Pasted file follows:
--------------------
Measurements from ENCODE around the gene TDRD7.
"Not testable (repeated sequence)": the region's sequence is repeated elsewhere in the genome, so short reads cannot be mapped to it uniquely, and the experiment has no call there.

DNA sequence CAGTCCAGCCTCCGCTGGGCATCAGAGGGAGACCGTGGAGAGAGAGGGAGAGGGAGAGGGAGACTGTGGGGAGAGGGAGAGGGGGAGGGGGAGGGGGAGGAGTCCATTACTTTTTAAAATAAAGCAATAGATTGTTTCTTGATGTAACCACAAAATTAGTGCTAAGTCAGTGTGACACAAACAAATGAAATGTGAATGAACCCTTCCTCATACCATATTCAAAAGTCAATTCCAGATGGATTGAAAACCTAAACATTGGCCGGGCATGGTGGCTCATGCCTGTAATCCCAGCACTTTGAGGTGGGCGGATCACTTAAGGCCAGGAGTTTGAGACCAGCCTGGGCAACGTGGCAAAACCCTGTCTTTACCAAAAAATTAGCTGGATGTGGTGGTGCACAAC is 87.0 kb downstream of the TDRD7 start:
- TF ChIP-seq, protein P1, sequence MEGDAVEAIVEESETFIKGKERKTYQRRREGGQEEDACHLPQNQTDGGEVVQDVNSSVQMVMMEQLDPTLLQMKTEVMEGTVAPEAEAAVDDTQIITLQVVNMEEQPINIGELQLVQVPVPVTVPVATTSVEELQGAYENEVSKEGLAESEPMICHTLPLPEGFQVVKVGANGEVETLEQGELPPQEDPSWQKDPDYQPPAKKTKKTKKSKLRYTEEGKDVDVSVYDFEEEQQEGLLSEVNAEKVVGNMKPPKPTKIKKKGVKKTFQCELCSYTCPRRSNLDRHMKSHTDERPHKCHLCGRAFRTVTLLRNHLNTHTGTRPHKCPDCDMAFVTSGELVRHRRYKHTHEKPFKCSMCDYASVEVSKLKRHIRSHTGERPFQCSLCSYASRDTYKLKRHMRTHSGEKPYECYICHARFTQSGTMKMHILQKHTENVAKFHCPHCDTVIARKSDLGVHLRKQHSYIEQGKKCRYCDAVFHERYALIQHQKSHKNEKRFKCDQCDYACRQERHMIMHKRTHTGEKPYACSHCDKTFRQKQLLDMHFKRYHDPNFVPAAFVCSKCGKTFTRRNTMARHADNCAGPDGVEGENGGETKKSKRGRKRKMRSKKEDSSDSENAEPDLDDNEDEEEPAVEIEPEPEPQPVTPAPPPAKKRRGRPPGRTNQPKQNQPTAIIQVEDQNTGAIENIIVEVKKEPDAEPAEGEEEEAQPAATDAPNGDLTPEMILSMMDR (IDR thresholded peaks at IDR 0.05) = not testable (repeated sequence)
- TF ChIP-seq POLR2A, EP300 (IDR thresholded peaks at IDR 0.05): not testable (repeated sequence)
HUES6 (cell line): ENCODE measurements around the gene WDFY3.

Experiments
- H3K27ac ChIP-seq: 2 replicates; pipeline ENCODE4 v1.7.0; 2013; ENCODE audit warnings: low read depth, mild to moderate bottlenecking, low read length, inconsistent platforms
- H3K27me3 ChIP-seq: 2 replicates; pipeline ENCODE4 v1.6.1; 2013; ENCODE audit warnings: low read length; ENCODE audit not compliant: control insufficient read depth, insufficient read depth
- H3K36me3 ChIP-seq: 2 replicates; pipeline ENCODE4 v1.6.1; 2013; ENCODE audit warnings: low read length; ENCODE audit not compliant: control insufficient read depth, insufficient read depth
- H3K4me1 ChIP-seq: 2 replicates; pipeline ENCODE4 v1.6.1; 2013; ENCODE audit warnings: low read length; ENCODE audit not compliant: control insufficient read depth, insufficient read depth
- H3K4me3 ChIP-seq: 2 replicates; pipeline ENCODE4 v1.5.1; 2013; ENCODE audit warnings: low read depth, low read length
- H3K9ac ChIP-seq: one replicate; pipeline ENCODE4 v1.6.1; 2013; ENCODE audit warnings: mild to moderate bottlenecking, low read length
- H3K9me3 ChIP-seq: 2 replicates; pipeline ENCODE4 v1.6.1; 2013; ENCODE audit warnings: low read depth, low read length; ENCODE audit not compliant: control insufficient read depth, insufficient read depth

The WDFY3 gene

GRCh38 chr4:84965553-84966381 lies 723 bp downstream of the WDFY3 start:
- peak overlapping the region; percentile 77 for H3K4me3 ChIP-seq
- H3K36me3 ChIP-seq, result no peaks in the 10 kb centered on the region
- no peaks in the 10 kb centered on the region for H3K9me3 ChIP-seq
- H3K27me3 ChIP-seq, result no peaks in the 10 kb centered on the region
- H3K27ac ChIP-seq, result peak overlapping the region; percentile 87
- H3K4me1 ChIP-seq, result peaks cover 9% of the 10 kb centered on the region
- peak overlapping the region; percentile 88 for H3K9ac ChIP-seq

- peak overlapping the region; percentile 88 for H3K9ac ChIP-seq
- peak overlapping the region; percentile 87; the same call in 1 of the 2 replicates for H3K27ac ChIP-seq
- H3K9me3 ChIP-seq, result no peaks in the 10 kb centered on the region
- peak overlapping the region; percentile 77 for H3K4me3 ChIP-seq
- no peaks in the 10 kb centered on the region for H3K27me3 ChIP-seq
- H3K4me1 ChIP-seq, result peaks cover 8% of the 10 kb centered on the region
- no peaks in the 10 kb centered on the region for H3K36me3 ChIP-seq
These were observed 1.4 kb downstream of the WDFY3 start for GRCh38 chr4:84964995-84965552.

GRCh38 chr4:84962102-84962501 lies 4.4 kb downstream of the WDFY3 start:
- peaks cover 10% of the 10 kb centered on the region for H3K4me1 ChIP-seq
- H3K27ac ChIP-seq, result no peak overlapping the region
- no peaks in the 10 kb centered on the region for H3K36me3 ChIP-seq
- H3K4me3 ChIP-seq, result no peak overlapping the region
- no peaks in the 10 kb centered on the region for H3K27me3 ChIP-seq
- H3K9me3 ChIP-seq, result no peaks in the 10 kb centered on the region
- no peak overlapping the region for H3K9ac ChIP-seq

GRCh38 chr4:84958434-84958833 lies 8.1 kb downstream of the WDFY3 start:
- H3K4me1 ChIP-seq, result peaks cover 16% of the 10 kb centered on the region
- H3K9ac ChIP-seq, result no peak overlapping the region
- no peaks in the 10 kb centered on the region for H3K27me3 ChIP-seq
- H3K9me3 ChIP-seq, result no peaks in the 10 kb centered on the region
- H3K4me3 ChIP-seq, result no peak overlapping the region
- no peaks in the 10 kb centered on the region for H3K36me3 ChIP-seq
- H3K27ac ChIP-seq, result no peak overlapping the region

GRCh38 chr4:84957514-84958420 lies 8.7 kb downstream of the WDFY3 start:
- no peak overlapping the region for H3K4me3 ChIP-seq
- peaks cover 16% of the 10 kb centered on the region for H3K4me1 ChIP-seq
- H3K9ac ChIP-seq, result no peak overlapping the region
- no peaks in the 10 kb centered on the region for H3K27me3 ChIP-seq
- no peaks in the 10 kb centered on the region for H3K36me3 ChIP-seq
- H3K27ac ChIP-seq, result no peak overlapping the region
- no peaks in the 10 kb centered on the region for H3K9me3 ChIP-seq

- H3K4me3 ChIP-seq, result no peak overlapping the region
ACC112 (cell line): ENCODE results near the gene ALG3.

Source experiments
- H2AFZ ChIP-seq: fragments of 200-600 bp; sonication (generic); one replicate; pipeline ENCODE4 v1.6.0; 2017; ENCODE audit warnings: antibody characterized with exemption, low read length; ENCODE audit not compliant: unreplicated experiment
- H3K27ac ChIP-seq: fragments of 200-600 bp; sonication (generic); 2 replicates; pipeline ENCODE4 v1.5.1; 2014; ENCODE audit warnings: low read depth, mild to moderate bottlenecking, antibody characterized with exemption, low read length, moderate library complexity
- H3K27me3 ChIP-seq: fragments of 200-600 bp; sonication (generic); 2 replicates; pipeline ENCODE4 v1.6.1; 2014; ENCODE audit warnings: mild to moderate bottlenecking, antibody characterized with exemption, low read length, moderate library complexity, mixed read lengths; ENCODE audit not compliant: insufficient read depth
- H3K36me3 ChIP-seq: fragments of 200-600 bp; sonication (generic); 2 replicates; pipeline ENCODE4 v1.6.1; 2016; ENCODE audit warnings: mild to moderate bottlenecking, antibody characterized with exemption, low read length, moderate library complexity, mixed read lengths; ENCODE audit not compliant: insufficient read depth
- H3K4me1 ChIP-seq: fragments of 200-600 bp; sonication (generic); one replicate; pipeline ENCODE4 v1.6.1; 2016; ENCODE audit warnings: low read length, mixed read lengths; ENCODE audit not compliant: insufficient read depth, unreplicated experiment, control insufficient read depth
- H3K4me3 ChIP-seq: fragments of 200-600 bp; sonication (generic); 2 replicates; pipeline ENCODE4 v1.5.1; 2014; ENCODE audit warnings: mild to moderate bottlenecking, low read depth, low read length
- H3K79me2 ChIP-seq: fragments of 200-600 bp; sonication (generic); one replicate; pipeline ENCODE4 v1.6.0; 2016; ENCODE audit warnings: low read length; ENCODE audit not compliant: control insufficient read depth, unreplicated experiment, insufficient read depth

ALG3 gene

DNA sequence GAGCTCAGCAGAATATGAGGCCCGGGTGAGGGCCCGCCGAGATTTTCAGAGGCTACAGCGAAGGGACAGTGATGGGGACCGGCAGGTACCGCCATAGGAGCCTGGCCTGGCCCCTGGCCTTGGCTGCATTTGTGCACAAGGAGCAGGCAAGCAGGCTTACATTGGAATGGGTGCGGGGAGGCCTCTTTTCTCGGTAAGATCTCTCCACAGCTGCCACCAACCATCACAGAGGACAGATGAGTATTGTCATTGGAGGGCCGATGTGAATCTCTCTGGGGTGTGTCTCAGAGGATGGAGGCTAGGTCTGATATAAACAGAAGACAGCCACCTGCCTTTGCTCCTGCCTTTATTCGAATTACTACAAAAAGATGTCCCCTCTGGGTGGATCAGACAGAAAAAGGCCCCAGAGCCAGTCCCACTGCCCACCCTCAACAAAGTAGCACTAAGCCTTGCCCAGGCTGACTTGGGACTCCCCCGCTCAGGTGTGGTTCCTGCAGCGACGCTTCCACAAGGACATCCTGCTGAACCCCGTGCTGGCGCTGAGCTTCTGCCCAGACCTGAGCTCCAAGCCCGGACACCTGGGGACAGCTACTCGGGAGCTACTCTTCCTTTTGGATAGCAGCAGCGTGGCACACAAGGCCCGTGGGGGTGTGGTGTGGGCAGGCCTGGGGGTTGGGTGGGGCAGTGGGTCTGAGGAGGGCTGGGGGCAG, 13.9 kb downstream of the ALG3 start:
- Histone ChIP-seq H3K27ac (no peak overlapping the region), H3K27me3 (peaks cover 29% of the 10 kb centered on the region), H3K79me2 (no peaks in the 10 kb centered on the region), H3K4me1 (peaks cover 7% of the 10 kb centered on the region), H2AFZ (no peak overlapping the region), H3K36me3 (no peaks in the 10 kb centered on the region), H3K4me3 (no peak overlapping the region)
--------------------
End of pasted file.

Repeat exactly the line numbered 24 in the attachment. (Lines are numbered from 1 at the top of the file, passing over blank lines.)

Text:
- peak overlapping the region; percentile 88 for H3K9ac ChIP-seq